trigger modern pollution control requirements under the Clean Air Act.
The settlement requires that BP implement a host of
tight, industry-leading pollution control requirements in connection with the
refiner’s ongoing $4 billion expansion project. Some examples include:
equipment on both its new and existing flares which will recover and reuse
waste gases, cutting flaring emissions up to 90%.
emissions from the refinery “coking” process that is being re-tooled to handle
the heavy Canadian crude.
$9.5 million on projects to reduce carbon pollution emissions, which were
expected to increase significantly as a result of the tar sands project.
a $500,000 fund which will be available to local public agencies to reduce
local diesel emissions through a diesel retrofit program.
Collectively, these new controls will cost BP
approximately $400 million to install.
In addition, the refinery will be required to do
monitoring at the fence line for dangerous benzene, toluene, pentene, sulfur
dioxide, hexane, hydrogen sulfide and other sulfur compound emissions and
inform the public with weekly updates available online. Data from these
monitors will shed new light on community impacts of refinery operations,
particularly related to tar sands emissions, that will help to inform future
permitting and regulatory processes.
NRDC represented the local Indiana environmental
organization Save the Dunes in a legal challenge to the insufficient air
pollution permits issued to BP in 2008. Hoosier Chapter of the Sierra Club
(represented by the Environmental Integrity Project) and the Hoosier
Environmental Council together with two Indiana residents (represented by a
local attorney and the Environmental Law and Policy Center) were co-plaintiffs
in the litigation. These citizen organizations also joined in a petition to the
US Environmental Protection Agency calling for the Agency to object to one of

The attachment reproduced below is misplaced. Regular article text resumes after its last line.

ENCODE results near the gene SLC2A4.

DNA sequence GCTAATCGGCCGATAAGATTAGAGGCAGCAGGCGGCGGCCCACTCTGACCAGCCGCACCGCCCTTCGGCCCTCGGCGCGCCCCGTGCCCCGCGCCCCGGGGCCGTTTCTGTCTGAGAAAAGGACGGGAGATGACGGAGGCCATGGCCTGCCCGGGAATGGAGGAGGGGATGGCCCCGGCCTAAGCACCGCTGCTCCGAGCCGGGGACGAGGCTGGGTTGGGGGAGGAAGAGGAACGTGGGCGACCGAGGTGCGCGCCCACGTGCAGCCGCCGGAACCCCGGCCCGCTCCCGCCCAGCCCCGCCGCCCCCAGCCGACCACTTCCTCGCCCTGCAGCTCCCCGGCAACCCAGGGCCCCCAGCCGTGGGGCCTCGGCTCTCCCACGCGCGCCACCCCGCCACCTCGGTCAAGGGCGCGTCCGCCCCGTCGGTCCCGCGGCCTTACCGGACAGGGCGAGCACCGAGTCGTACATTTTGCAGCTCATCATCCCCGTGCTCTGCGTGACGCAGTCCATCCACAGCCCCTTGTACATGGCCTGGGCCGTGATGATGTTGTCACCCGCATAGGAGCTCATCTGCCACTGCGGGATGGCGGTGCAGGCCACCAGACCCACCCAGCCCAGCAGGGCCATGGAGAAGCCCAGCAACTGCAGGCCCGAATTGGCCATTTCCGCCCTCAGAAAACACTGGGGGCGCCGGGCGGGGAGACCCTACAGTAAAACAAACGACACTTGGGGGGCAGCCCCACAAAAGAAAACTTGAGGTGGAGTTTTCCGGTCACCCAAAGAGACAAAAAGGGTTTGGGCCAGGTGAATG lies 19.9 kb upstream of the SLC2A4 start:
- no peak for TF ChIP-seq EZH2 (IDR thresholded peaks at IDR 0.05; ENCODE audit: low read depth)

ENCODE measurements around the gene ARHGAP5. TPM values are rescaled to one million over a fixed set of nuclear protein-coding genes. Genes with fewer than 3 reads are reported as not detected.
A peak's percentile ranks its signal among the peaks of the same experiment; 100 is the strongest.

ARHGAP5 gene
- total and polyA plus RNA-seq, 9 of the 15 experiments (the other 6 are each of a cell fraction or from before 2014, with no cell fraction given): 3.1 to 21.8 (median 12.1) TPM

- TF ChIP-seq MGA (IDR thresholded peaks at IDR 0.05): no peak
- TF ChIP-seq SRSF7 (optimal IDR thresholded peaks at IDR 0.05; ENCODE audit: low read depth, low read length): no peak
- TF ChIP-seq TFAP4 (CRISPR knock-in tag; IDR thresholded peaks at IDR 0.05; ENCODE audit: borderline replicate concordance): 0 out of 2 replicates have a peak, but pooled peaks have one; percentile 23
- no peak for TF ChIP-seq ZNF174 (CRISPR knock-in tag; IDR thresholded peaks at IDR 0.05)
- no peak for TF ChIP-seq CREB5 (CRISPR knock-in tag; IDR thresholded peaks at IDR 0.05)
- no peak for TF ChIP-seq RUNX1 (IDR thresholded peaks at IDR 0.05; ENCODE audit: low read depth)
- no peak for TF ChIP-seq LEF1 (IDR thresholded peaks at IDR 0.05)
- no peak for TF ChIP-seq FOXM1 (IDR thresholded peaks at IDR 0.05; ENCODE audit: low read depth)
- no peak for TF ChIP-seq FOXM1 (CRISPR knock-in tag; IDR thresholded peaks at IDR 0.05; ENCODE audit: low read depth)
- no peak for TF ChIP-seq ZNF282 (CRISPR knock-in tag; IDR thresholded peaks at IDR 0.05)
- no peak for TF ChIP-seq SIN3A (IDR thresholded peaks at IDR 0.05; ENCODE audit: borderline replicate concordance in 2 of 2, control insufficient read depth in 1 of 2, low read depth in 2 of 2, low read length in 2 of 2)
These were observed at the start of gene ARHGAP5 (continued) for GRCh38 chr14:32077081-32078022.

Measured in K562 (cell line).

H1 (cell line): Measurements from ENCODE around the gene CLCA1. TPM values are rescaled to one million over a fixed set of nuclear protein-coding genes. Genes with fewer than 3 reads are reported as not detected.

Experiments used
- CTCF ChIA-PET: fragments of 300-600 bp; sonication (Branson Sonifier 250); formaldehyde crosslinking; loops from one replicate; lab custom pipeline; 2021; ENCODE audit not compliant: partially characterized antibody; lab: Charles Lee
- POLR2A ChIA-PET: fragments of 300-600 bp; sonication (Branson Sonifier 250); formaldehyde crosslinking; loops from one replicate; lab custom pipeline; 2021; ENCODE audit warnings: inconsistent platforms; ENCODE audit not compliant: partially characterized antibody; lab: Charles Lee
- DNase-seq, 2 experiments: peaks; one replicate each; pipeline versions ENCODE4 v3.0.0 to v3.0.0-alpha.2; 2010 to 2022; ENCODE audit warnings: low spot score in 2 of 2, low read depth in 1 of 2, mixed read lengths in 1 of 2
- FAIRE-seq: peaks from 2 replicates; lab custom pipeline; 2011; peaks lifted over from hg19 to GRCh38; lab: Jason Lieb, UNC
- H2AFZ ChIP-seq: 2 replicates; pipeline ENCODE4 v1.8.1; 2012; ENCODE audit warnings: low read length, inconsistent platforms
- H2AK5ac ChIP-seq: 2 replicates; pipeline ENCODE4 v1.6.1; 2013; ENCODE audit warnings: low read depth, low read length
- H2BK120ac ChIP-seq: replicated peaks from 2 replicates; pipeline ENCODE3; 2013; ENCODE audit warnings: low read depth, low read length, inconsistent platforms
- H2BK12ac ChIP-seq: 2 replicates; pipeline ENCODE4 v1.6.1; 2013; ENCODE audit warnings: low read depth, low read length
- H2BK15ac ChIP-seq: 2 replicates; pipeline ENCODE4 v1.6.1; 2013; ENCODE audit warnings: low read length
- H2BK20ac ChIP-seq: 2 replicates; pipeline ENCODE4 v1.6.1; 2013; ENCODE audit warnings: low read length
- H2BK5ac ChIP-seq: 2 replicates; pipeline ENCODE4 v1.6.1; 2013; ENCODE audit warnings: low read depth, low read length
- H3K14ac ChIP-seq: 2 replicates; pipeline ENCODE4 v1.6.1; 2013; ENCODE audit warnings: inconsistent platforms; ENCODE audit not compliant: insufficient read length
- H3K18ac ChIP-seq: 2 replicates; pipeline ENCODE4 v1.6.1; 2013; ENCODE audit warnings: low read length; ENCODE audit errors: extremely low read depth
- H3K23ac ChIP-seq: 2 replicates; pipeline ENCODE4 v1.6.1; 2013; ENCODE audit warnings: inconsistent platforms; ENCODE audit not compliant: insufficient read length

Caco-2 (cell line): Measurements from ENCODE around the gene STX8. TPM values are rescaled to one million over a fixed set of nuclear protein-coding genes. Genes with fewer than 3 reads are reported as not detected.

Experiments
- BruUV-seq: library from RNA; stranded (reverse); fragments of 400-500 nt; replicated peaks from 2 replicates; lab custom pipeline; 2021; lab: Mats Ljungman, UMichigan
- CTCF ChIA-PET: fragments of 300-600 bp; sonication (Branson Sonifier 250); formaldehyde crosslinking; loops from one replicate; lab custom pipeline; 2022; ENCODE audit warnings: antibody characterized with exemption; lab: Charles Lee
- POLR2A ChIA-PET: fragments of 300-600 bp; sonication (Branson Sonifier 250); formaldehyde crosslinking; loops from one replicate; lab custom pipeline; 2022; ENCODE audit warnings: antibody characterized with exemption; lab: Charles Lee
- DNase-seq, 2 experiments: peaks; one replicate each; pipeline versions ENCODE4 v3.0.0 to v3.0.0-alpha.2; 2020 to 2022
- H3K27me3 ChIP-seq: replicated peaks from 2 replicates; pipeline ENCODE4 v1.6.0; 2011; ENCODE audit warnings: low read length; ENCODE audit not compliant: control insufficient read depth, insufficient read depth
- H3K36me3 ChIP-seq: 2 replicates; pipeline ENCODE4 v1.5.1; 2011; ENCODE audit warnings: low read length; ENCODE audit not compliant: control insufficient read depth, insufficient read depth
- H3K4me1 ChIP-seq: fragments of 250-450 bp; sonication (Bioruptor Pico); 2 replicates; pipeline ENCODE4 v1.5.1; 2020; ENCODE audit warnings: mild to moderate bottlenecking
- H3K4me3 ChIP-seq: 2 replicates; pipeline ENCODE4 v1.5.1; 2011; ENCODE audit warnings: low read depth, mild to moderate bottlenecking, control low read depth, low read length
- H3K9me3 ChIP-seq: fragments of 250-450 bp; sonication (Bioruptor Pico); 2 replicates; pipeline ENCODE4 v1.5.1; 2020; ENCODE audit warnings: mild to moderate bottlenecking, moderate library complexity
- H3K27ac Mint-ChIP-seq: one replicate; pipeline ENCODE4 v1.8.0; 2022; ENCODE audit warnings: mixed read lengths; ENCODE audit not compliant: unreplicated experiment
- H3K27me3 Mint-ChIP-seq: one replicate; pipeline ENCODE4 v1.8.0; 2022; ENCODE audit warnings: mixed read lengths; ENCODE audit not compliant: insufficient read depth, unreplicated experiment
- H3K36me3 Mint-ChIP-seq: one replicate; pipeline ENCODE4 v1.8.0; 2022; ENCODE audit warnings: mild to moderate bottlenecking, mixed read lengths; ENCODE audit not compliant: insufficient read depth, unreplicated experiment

the Indiana permits. Around this same time, USEPA issued a series of Notices of
Violations to Whiting and other BP refineries. The USEPA granted key parts of
the citizen groups’ petition in 2009, and BP began negotiating with the USEPA
and the citizens shortly thereafter.
As part of the settlement, the petitioners agreed
not to challenge the new, more stringent air pollution permit. The settlement,
signed by the State of Indiana, BP, the Department of Justice, EPA, and
environmental groups, will go into effect following a brief public comment
While the citizens’ permit challenge specifically
targeted air pollution from the refining process, its resolution does not
alleviate broader concerns about the refinery’s water emissions, as well as the
use of Canada’s tar sands to produce oil. The groups will continue in
appropriate venues to encourage use of cleaner fuels rather than crude oil
derived from the tar sands. The extraction and refining of tar sands produces
up to three times more climate-changing emissions than conventional sweet crude
oil, uses and pollutes an intense amount of water, and turns pristine forests
into wastelands in Canada. More information on the dangers of tar sands and
other dirty fuels can be found at: http://www.nrdc.org/energy/dirtyfuels_tar.asp
An additional challenge to the refinery’s air
permits brought by separate parties awaits final signoff on a pending
The following are comments from the petitioners
about the final settlement:
“The permit fight was painted as a threat to the
local economy; nothing could be further from the truth,” said Steve Francis,
Chairperson of the Hoosier Chapter Sierra Club. “This agreement forces the
project to integrate more pollution control equipment. That means lessened
health impacts, respiratory problems and more construction jobs. This has been
a job generator; not a job killer.”
“What goes up must come down; the pollution
reductions that result from this settlement benefit the nearby communities in
Northwest Indiana and Chicago, but they are also good for the Lake Michigan
ecosystem too. The refinery sits in the midst of one of the most unique
ecosystems in the world and that needs to be protected too,” said Nicole
Barker, executive director of Save the Dunes.
“The Region has historically borne a large brunt of
our state’s air pollution. This settlement strengthens the health safeguards
for the people of Northwest Indiana from BP-Whiting’s enormous expansion.
A healthier Northwest Indiana also means a more robust work force and a better
place to live, work and play’” said Jesse Kharbanda, Executive Director of the
Hoosier Environmental Council.
"By bringing all of the stakeholders to the
table, we arrived at an agreement that protects the public health, mitigates
environmental impacts and boosts economic growth," said Faith Bugel,
Senior Attorney, Environmental Law & Policy Center. "We hope to
continue in this spirit of partnership moving forward."